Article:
The Diagnostic and Statistical Manual (DSM) lists many psychiatric conditions that may lead to or result from suicidal ideation and behaviour. Not all individuals with one or more of these conditions will experience suicidal ideation or behaviour, but having one or more of these conditions has been shown to increase one’s risk of suicidal ideation.
- Adjustment disorder: A psychological response to identifiable stressor(s) that can lead to significant behavioural or emotional symptoms.
- Anorexia nervosa: An eating disorder characterized by the inability to maintain a healthy body weight and an extreme fear of gaining weight due to a distorted self-image.
- Bipolar: A mood condition defined by one or more episodes of abnormally elevated energy levels with or without one or more depressive episodes.
- Body dysmorphia: A psychological condition characterized by excessive concern and preoccupation with a perceived defect in physical features.
- Borderline personality: A personality condition characterized by a prolonged disturbance of personality function, defined by depth and variability of moods.
- Dissociative identity disorder: A psychological condition in which multiple and distinct personalities are present.
- Gender dysphoria: The mental distress that occurs when one’s gender identity does not align with the gender assigned at birth; in other words, gender dysphoria can be described as distress experienced as a result of being in the wrong body.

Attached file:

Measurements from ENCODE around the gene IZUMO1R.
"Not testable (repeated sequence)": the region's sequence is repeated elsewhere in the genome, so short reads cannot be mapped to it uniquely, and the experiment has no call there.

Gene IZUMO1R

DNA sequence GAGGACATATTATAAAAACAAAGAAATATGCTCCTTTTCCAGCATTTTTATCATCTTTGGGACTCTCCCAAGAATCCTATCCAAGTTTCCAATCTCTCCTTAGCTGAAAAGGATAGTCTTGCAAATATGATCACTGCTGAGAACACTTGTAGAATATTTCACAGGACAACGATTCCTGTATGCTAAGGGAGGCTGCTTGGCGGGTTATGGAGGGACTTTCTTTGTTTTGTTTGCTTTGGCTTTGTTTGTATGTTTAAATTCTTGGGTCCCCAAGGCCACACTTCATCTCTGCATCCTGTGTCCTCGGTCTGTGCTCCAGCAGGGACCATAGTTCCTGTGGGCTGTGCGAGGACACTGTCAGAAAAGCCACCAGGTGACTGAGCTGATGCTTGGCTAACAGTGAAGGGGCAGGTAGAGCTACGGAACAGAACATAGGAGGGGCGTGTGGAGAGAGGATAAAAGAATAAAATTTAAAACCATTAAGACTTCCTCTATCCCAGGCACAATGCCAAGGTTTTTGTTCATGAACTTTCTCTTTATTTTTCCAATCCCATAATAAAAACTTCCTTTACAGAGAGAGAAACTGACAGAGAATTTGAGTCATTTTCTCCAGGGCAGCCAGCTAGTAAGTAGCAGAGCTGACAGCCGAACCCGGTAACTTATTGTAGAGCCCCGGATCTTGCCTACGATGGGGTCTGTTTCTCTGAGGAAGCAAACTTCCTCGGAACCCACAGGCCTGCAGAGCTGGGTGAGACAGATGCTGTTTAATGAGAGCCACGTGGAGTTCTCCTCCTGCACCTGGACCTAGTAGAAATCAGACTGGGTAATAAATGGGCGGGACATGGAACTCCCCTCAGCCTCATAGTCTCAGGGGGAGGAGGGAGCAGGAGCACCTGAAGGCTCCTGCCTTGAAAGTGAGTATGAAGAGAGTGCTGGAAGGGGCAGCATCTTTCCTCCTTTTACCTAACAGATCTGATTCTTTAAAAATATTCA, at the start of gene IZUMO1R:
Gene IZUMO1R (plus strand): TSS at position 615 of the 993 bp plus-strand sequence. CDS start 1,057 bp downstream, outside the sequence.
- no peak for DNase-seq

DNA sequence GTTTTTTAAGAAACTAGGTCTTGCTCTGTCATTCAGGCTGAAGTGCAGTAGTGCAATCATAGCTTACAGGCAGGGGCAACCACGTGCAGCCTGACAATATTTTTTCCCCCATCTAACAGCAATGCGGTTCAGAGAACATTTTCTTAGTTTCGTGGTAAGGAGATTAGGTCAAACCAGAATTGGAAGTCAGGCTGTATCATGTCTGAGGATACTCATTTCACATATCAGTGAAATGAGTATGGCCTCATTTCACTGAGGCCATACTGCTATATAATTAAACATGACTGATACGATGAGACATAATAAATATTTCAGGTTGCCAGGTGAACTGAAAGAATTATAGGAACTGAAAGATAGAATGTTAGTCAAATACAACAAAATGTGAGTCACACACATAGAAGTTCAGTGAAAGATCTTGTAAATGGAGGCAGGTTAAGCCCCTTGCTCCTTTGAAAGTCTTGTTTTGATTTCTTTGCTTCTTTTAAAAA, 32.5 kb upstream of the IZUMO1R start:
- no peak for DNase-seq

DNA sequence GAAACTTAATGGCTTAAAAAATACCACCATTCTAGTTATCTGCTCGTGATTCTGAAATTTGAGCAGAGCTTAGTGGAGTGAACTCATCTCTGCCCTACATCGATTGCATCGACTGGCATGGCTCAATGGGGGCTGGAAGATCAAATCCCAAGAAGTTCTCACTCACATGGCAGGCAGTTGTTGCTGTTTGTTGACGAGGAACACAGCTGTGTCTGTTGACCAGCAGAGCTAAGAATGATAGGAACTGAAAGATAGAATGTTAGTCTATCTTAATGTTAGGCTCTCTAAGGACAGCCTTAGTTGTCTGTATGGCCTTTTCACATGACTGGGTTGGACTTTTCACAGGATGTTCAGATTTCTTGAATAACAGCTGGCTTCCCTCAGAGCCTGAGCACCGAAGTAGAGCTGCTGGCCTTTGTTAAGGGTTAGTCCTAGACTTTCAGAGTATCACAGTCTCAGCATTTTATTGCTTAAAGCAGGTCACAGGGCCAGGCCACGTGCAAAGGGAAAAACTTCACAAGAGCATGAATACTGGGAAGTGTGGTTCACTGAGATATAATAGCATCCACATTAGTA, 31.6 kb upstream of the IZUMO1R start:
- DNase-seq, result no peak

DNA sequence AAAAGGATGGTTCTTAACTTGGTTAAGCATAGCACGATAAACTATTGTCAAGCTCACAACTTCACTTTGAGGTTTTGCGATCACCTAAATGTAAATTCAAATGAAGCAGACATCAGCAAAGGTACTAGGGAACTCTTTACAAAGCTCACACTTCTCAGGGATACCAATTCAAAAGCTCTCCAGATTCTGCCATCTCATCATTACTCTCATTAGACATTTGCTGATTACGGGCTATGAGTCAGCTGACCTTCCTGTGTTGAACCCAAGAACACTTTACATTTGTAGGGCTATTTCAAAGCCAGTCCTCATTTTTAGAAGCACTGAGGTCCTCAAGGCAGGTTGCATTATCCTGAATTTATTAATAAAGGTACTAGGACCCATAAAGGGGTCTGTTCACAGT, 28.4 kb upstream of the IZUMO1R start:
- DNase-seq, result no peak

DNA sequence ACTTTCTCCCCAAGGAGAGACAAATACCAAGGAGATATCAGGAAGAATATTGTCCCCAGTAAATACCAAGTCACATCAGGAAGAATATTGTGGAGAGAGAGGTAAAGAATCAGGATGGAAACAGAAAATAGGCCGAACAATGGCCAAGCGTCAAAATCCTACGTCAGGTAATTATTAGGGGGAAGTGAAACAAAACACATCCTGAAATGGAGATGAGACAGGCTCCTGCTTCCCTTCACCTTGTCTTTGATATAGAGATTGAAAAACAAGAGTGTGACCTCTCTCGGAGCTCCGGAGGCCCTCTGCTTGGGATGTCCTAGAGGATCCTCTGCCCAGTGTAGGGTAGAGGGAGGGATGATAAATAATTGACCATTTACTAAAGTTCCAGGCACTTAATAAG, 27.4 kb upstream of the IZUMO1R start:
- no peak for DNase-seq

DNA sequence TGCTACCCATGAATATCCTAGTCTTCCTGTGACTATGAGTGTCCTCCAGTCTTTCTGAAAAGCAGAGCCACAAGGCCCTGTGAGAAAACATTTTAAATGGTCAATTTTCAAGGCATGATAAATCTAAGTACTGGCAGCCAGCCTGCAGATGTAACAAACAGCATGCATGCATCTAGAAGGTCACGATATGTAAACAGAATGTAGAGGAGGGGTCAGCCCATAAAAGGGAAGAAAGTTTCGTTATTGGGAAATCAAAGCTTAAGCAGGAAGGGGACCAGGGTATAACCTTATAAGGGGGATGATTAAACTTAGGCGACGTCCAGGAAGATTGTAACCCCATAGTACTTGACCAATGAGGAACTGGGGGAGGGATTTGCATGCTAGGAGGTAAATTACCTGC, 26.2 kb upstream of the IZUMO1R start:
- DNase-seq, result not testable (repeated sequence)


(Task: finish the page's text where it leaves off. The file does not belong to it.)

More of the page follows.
- Major depressive disorder: A condition characterized by an all-encompassing low mood with low self-esteem and social isolation.
- Panic: A form of anxiety characterized by severe and recurring panic attacks.
- Posttraumatic stress (PTSD): A condition that may develop after exposure to an event that results in psychological trauma.
- Schizophrenia: A serious mental health condition characterized by disintegrating thought processes and perceptions of reality and diminishing emotional responsiveness.
- Social anxiety: A form of anxiety in which social situations cause an individual to experience significant fear and distress that may lead to an impaired ability to function.
REFERENCES AND FURTHER READING
- Key research findings. (n.d.) American Foundation for Suicide Prevention. Retrieved from https://www.afsp.org/understanding-suicide/key-research-findings
- McIntosh, J. L., & Drapeau, C. W. (2014). U.S.A. suicide: 2011 official final data. American Association of Suicidology. Retrieved from http://www.suicidology.org/Portals/14/docs/Resources/FactSheets/2011OverallData.pdf
- Statistics. (n.d.) Retrieved from http://www.nimh.nih.gov/statistics/index.shtml
- Suicide facts. (n.d.) Suicide Awareness Voices of Education. Retrieved from http://www.save.org/index.cfm?fuseaction=home.viewPage&page_id=705D5DF4-055B-F1EC-3F66462866FCB4E6